Advance Directives are legal documents that allow you to make known your end-of-life care ahead of time. The state of South Carolina recognizes your right to decide the terms of your own medical treatment and to assign a person to make those decisions when you are not able to do so.
Here are some important questions to consider before beginning this process:
Is this document(s) state specific? No
Does this document(s) need to be notarized? Yes
Does this document(s) require witnesses? If so, how many? Yes / 2
Can you legally use Aging With Dignity's 5 Wishes Doc? Yes
In the state of South Carolina, there are two separate forms required for a complete Advance Directive - A Living Will and a Health Care Proxy form. Click below to download these forms:
Death with Dignity laws allow the dying more control of their death and end-of-life decisions. These laws allow terminally-ill, able-minded state residents to request and receive prescription medication to hasten their death.
In South Carolina, Death With Dignity legislation has not been passed nor submitted under a House or Senate Bill.
South Carolina law supports the appointment of a designated funeral agent to follow through on your written personal preferences (see below) or make funeral arrangements on your behalf if no written preferences are indicated.
South Carolina Law Section 32-8-315 states that "a person may authorize his or her own cremation and the final disposition of his or her cremated remains by executing a cremation authorization form." In other words, the state-specific form below is solely for authorizing cremation. In other cases where cremation is not preferred, the individual may designate a funeral agent in their will or on a notarized document.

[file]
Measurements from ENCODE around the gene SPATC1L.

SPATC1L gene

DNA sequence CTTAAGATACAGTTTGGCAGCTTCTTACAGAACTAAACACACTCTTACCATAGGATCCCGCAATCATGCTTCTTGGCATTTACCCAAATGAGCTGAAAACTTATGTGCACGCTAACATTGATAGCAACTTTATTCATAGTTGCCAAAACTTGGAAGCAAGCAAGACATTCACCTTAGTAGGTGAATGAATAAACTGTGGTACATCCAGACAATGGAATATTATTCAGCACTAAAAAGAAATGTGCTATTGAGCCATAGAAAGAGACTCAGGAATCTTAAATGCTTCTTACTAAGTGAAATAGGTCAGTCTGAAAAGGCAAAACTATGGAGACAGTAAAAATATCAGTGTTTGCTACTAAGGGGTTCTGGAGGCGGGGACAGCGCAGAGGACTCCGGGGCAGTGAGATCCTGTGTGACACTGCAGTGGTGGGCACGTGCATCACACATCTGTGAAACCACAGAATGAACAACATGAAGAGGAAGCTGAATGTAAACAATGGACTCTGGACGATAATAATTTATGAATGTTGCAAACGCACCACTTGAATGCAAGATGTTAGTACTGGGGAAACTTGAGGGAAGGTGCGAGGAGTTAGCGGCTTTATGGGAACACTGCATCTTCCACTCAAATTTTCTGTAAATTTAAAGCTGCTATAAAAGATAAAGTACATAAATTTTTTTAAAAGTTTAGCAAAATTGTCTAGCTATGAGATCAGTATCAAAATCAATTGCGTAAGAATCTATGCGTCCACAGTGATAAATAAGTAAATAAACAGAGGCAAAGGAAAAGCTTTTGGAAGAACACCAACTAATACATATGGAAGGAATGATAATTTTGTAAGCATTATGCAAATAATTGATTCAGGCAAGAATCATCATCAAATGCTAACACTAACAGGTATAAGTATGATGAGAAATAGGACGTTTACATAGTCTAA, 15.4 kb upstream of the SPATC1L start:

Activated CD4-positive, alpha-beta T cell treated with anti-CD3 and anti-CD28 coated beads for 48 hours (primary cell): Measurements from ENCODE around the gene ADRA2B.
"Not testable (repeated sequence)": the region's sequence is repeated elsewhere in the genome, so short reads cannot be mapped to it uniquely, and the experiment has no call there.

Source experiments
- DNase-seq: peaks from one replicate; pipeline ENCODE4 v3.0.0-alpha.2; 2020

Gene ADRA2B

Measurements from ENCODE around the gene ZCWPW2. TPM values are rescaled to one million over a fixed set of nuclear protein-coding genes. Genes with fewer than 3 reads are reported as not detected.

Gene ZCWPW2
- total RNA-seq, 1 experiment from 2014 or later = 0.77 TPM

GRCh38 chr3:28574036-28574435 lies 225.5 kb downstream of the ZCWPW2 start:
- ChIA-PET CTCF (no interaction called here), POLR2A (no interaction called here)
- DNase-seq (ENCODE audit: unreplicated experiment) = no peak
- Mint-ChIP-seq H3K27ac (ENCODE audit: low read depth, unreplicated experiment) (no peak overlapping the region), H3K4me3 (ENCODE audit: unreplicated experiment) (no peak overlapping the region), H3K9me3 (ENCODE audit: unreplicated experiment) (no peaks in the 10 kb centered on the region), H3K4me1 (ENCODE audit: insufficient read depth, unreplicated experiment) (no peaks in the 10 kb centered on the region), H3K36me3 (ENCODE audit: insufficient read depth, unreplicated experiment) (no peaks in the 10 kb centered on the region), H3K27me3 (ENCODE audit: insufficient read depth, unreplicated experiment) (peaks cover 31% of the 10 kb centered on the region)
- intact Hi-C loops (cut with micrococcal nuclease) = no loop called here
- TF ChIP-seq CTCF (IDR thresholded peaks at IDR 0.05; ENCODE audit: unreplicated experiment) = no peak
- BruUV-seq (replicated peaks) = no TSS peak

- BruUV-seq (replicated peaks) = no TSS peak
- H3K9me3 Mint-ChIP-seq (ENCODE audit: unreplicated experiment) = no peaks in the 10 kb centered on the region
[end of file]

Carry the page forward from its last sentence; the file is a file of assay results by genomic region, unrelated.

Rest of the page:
The appointment of a designated funeral agent will override the next-of-kin's usual authority and let the citizen designate whom he/she wants to control the disposition of his body.
South Carolina does not have any burial benefits at state and city level. Only one known coroner's office, Greenville's County Coroner, will absorb the cost of disposition but only for a cremation.
See our Financial Assistance Chart for more details.
Home funerals, or family led funerals, are 100% legal in South Carolina. Your family or appointed agent may care for the deceased and handle all your funeral arrangements and necessary paperwork (permits and certificates) without a funeral director.
Check with the National Home Funeral Alliance for up-to-date details on how to navigate home funerals in South Carolina and when it is required to involve a licensed funeral director.
Personal preference laws for body disposition obligate your survivors to follow your written [or verbal] personal preferences. This often goes hand-in-hand with designating a funeral agent to follow through with your funeral or body disposition preferences.
In South Carolina, your personal preferences must be put in writing and notorized. Be sure to share them with your spouse, next-of-kin, or designated funeral agent.